Technology has made it possible for more of us to not only read the news but also write it via blogs and social-media sites. But do stories on the blogosphere differ from those in traditional media, and if so, how?
To peek behind the world of new media versus old media, the Pew Research Center's Project for Excellence in Journalism (PEJ) spent about a year looking at the top news stories covered on blogs and social-media pages. It also kept tabs on seven months' worth of tweets on Twitter and a year's worth of news-related videos courtesy of YouTube.
The results of that study, released Sunday, found differences in the agendas and news coverage not just between social media and traditional media but among different social-media sites as well.
Based on the results, social media and the mainstream press clearly have different agendas, according to PEJ. Blogs shared the same lead story with traditional media in only 13 of the 49 weeks covered in the study. Twitter was even further outside the mainstream, with its lead story matching that of traditional press outlets in only 4 of the 29 weeks studied.
Social media often focuses on stories that don't get as much coverage or even interest in the mainstream. During the entire year that PEJ conducted its research, only one story--the "Climategate" affair--was hot news in the blogosphere and then caught fire among the traditional press.
Stories in the social media tend to have a short lifespan, picked up quickly and just as quickly dropped. On Twitter, only 5 percent of the top stories that PEJ found were still on top the following week. In the blogosphere, 13 percent of the stories stayed on top beyond the initial week. But in the mainstream press, 50 percent of the stories that were in the top five one week were still there the following week.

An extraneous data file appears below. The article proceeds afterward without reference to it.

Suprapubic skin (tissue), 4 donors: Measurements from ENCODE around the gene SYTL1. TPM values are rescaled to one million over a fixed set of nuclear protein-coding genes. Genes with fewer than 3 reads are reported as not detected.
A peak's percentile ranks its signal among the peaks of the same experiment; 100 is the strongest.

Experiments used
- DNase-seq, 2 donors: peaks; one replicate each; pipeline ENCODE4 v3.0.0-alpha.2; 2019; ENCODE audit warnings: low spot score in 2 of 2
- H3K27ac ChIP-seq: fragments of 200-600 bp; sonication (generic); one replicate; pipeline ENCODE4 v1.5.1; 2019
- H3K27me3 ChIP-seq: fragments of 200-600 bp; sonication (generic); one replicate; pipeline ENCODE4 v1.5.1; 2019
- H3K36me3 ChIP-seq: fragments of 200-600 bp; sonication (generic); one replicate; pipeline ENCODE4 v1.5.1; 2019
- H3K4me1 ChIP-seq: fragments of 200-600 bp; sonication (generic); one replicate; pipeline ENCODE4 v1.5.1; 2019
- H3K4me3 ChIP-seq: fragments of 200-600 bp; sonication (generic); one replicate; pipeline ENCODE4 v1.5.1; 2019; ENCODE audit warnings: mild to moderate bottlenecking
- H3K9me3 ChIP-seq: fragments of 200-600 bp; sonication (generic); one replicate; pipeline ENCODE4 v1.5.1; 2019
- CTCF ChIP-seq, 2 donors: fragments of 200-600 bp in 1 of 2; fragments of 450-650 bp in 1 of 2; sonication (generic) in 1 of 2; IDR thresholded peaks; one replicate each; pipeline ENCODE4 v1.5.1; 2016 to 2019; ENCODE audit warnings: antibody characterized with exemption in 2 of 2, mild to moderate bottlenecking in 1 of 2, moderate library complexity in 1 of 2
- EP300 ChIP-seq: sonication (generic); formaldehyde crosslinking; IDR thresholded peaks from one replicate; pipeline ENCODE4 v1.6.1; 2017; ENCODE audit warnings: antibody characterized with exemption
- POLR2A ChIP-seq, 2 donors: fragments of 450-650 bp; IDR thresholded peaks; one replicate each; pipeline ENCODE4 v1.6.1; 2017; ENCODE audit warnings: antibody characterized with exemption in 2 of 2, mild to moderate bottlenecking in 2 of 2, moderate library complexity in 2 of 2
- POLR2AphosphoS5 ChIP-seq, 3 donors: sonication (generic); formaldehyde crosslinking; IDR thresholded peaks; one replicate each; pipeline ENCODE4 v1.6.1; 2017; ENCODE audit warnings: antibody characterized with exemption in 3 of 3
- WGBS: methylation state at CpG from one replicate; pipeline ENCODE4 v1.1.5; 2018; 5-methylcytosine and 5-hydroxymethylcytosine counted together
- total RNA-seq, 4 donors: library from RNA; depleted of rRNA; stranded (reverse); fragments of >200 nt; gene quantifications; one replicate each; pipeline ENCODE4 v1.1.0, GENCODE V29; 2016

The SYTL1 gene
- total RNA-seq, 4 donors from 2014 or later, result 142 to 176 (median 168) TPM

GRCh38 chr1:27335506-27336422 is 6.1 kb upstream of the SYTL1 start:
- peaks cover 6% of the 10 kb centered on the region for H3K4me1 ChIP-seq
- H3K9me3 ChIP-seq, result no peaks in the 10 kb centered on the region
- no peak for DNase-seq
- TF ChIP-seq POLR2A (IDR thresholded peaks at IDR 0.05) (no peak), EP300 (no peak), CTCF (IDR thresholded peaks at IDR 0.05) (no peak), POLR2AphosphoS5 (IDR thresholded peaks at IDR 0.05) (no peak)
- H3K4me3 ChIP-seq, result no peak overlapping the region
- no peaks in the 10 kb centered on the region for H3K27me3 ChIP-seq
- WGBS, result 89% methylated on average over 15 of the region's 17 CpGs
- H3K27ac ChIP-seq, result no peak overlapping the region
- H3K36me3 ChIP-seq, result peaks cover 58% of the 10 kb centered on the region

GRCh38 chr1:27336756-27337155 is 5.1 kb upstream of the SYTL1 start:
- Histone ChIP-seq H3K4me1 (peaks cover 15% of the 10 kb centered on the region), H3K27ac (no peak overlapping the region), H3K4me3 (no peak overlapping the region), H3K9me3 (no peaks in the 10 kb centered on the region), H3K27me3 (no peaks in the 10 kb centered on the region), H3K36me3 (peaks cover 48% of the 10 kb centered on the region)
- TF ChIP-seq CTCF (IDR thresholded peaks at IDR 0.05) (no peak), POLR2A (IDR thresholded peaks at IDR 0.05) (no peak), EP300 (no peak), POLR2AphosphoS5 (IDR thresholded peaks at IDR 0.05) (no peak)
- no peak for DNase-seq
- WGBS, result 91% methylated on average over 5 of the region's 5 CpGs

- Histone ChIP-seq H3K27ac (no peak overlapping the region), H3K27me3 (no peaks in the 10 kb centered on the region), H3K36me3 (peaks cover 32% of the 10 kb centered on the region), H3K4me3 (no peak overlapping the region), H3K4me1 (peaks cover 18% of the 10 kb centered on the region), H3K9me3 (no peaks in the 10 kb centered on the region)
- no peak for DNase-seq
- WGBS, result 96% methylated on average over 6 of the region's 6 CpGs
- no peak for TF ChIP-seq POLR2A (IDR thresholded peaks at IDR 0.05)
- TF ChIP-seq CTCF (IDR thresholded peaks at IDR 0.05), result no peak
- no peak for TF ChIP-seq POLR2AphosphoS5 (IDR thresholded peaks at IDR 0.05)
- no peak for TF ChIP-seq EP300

Though blogs may have a different agenda and slant than that of traditional media, they still rely heavily on the mainstream press as sources. PEJ found that more than 99 percent of the stories linked to in blogs came from newspapers and TV networks. And four news sources--the BBC, CNN, The New York Times, and The Washington Post--were responsible for 80 percent of those links.
Beyond seeing differences between mainstream and social media, PEJ also found that the three outlets covered--the blogosphere, Twitter, and YouTube--differ from each other in their agendas and personalities.
Bloggers tended to focus on stories that had an emotional or ideological impact, such as individual or group rights. These were often stories that could be personalized by other people and then shared on social-media sites. PEJ also found that although stories in the blogosphere were sometimes partisan, both liberal and conservative points of view seemed to make their voices heard equally.
In contrast, the major focus of Twitter is on technology, with politics having a much smaller voice. The goal of the tweet seems to be to pass along important and often breaking information that is assumed to be of value and interest to the entire Twitter community. Despite the site's focus on technology, PEJ noticed that the top story on Twitter last year concerned the protests over the Iranian election, an item that stayed on top for seven weeks in a row.
YouTube also has its only personality, different from other sites, according to PEJ. People don't necessarily add comments or provide further insight but do make their voices heard by watching and rating YouTube's millions of video clips. As a result, the site can generate common interest and curiosity and appeal to people across the world by not relying on the written word. Over the past year, a quarter of the most popular news videos were of non-U.S. events.
In its yearlong study, PEJ looked specifically at blogs and tweets that focused on the news interests of people using social media. As the tools and technology change, the relationship between old and new media will also evolve. PEJ said it will continue to study this area and share its findings in its weekly New Media Index.